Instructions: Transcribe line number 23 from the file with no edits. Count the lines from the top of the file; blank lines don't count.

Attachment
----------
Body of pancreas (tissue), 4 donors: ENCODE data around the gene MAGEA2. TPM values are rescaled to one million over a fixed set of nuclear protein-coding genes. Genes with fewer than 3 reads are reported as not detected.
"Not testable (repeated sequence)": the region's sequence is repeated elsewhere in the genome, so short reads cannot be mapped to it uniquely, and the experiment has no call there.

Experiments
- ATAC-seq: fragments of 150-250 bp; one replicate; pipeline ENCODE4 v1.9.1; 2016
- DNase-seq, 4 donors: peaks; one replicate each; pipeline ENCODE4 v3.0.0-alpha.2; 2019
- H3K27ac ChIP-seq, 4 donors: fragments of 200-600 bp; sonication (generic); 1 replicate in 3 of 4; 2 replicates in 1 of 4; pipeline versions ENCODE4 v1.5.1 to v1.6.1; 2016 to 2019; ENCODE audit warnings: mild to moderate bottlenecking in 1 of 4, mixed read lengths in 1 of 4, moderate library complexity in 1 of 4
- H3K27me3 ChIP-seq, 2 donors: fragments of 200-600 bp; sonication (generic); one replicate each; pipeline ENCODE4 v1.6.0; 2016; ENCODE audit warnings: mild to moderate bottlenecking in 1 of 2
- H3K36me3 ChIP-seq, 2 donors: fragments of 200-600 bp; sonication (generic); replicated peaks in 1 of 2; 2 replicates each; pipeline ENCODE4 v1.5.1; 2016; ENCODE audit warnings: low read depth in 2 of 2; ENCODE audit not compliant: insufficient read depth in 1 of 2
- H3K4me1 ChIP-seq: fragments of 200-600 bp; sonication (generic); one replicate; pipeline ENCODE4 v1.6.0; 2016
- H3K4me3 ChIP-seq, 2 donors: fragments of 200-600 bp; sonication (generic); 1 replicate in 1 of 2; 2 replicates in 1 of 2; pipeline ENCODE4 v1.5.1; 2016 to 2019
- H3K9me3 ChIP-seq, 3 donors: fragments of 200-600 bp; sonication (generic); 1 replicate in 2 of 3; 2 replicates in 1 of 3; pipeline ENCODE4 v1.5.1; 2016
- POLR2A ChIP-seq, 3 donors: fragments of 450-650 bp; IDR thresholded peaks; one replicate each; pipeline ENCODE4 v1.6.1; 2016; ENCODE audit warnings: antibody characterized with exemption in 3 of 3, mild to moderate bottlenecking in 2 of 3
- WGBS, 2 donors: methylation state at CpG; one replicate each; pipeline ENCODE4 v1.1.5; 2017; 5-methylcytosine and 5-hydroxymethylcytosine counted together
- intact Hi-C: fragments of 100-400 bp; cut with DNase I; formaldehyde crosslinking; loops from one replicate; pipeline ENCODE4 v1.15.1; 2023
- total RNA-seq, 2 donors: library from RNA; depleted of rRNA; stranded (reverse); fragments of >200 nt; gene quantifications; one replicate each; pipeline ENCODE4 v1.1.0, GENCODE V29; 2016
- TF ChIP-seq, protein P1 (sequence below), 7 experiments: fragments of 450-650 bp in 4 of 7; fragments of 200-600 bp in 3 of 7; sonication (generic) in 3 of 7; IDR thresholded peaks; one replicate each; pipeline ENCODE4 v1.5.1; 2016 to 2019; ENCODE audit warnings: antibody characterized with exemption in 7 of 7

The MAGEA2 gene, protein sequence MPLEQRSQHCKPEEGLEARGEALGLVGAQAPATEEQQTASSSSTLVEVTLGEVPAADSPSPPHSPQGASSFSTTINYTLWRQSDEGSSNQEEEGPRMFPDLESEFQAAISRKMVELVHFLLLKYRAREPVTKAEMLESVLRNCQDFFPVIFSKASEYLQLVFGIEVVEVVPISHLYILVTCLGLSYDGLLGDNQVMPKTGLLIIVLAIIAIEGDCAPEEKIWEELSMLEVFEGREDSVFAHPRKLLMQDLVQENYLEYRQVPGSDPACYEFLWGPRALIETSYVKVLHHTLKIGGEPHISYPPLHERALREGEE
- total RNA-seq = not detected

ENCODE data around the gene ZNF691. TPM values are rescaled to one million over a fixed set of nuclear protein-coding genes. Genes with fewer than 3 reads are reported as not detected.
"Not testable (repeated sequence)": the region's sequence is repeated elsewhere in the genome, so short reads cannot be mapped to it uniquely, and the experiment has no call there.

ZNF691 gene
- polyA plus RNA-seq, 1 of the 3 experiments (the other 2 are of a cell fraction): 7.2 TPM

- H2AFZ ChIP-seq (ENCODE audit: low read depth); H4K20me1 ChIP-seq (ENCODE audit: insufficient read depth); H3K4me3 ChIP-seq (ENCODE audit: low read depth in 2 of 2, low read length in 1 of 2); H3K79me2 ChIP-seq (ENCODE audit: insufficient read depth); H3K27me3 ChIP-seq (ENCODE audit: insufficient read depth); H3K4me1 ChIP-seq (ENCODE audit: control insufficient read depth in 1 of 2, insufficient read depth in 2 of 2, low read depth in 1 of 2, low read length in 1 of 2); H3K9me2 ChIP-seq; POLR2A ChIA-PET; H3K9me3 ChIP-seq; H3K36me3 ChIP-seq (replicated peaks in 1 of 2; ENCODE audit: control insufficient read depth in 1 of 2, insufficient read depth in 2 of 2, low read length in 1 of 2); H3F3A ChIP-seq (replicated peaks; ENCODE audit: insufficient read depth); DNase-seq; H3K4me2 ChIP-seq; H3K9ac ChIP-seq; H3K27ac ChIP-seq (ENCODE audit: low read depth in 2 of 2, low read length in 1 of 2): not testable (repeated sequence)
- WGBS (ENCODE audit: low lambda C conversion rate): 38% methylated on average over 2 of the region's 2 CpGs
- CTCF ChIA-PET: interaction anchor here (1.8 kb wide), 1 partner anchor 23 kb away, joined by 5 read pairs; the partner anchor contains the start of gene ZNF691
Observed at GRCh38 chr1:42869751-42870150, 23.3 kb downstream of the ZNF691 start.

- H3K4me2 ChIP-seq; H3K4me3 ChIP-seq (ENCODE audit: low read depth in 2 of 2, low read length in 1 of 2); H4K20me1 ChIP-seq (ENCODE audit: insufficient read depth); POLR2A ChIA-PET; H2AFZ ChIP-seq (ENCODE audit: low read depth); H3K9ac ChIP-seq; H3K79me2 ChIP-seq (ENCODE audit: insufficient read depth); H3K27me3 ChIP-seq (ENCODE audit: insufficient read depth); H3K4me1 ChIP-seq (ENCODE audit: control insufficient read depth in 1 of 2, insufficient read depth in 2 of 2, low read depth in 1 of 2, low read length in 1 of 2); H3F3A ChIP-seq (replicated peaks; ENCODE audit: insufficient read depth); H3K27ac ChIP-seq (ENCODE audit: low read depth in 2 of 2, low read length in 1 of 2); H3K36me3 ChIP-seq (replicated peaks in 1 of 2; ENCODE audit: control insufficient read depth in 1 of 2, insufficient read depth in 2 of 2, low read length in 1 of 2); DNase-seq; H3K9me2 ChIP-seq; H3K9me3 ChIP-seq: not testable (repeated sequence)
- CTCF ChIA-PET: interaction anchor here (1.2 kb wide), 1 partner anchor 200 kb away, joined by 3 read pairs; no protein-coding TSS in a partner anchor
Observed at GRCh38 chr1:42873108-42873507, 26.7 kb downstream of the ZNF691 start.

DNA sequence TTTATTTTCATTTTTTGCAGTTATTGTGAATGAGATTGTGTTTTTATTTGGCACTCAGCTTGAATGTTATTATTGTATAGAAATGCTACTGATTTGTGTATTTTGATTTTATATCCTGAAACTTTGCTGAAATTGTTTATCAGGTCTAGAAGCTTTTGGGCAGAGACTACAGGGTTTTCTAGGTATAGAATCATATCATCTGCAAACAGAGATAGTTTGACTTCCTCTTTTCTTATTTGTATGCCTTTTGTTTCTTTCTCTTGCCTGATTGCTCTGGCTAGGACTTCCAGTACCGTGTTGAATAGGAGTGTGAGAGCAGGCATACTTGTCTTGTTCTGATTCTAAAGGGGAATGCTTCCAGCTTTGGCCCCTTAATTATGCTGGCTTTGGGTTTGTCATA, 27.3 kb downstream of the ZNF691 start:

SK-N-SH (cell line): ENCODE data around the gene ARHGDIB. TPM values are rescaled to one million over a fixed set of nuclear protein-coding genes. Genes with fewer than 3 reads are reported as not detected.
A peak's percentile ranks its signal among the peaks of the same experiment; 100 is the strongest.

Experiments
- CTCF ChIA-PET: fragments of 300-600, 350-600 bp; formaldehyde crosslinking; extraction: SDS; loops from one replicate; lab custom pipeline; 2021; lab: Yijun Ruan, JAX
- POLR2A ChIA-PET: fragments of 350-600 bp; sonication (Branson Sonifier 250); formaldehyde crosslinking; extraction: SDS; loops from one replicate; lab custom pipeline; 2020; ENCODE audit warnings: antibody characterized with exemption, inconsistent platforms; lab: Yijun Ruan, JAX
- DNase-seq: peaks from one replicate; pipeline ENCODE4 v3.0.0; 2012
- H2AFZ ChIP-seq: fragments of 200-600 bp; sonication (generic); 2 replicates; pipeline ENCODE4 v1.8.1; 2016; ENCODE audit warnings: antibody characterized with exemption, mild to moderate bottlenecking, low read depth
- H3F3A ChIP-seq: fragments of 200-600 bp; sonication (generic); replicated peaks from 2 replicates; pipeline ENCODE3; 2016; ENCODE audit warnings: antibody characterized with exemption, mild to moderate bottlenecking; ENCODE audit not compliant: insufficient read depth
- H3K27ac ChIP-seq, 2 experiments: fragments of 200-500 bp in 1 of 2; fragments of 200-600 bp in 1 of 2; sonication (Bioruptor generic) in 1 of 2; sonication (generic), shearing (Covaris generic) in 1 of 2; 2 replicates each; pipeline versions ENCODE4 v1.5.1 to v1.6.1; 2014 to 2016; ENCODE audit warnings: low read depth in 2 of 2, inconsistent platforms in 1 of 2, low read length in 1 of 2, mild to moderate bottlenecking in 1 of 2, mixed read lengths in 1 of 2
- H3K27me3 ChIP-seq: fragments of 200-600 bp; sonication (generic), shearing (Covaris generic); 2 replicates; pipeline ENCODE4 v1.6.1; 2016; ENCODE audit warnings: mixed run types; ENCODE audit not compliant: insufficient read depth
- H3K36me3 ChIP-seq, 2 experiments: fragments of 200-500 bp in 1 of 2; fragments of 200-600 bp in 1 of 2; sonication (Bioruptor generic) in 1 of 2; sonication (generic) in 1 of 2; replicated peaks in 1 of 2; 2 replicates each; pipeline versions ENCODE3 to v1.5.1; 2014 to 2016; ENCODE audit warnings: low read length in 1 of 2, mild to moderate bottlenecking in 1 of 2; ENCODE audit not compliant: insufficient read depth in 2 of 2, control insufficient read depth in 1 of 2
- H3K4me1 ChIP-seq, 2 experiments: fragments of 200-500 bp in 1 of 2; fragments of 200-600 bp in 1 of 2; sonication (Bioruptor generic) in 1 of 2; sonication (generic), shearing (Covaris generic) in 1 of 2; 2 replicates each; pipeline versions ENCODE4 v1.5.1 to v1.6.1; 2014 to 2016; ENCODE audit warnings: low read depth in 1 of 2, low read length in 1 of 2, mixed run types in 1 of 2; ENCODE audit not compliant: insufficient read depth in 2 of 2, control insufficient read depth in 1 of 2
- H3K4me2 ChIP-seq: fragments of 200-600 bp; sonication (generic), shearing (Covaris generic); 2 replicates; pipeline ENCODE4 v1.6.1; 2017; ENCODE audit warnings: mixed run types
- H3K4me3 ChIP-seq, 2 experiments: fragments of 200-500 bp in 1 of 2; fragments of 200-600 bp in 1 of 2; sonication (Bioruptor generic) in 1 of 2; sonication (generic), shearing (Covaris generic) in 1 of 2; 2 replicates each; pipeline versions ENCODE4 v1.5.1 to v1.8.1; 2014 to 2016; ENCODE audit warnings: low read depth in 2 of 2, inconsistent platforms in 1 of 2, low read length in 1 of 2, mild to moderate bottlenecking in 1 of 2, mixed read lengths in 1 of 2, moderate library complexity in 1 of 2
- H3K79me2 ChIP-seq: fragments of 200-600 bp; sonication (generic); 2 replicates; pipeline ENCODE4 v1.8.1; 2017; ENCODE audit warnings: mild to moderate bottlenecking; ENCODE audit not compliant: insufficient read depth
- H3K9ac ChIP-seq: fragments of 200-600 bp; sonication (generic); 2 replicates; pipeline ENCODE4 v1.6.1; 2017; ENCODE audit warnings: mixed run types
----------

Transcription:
- H2AFZ ChIP-seq (ENCODE audit: low read depth); H4K20me1 ChIP-seq (ENCODE audit: insufficient read depth); H3K4me3 ChIP-seq (ENCODE audit: low read depth in 2 of 2, low read length in 1 of 2); H3K79me2 ChIP-seq (ENCODE audit: insufficient read depth); H3K27me3 ChIP-seq (ENCODE audit: insufficient read depth); H3K4me1 ChIP-seq (ENCODE audit: control insufficient read depth in 1 of 2, insufficient read depth in 2 of 2, low read depth in 1 of 2, low read length in 1 of 2); H3K9me2 ChIP-seq; POLR2A ChIA-PET; H3K9me3 ChIP-seq; H3K36me3 ChIP-seq (replicated peaks in 1 of 2; ENCODE audit: control insufficient read depth in 1 of 2, insufficient read depth in 2 of 2, low read length in 1 of 2); H3F3A ChIP-seq (replicated peaks; ENCODE audit: insufficient read depth); DNase-seq; H3K4me2 ChIP-seq; H3K9ac ChIP-seq; H3K27ac ChIP-seq (ENCODE audit: low read depth in 2 of 2, low read length in 1 of 2): not testable (repeated sequence)